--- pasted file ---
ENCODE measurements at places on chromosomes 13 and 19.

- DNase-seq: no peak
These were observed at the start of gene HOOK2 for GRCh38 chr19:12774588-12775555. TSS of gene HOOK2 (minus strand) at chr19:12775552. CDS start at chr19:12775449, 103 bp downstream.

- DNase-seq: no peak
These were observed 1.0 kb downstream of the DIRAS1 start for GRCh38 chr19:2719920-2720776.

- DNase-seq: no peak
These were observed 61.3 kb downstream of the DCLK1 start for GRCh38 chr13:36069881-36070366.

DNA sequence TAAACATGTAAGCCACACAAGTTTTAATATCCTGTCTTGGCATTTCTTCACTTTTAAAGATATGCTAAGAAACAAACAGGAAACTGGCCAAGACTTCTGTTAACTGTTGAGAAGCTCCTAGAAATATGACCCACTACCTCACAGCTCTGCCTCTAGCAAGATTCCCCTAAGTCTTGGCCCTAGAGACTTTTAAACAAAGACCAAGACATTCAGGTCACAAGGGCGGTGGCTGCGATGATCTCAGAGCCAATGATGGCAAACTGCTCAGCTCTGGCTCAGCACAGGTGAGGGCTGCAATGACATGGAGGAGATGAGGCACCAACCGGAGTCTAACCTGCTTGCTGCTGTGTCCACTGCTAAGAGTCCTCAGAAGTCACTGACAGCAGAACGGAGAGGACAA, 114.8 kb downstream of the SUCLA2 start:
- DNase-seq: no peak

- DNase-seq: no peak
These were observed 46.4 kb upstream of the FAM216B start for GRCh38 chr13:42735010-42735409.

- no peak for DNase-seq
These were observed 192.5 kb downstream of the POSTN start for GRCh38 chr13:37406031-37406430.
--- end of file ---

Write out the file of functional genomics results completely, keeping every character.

ENCODE measurements at places on chromosomes 13 and 19.

- DNase-seq: no peak
These were observed at the start of gene HOOK2 for GRCh38 chr19:12774588-12775555. TSS of gene HOOK2 (minus strand) at chr19:12775552. CDS start at chr19:12775449, 103 bp downstream.

- DNase-seq: no peak
These were observed 1.0 kb downstream of the DIRAS1 start for GRCh38 chr19:2719920-2720776.

- DNase-seq: no peak
These were observed 61.3 kb downstream of the DCLK1 start for GRCh38 chr13:36069881-36070366.

DNA sequence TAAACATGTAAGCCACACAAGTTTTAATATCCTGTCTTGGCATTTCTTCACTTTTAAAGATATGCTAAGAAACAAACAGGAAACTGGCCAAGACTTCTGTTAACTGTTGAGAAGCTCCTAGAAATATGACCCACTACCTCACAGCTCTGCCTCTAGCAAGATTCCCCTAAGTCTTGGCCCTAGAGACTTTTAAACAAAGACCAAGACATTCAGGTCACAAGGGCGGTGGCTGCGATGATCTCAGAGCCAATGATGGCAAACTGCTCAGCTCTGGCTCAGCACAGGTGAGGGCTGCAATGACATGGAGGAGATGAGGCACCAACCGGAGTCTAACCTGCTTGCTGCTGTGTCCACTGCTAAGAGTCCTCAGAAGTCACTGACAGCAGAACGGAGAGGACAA, 114.8 kb downstream of the SUCLA2 start:
- DNase-seq: no peak

- DNase-seq: no peak
These were observed 46.4 kb upstream of the FAM216B start for GRCh38 chr13:42735010-42735409.

- no peak for DNase-seq
These were observed 192.5 kb downstream of the POSTN start for GRCh38 chr13:37406031-37406430.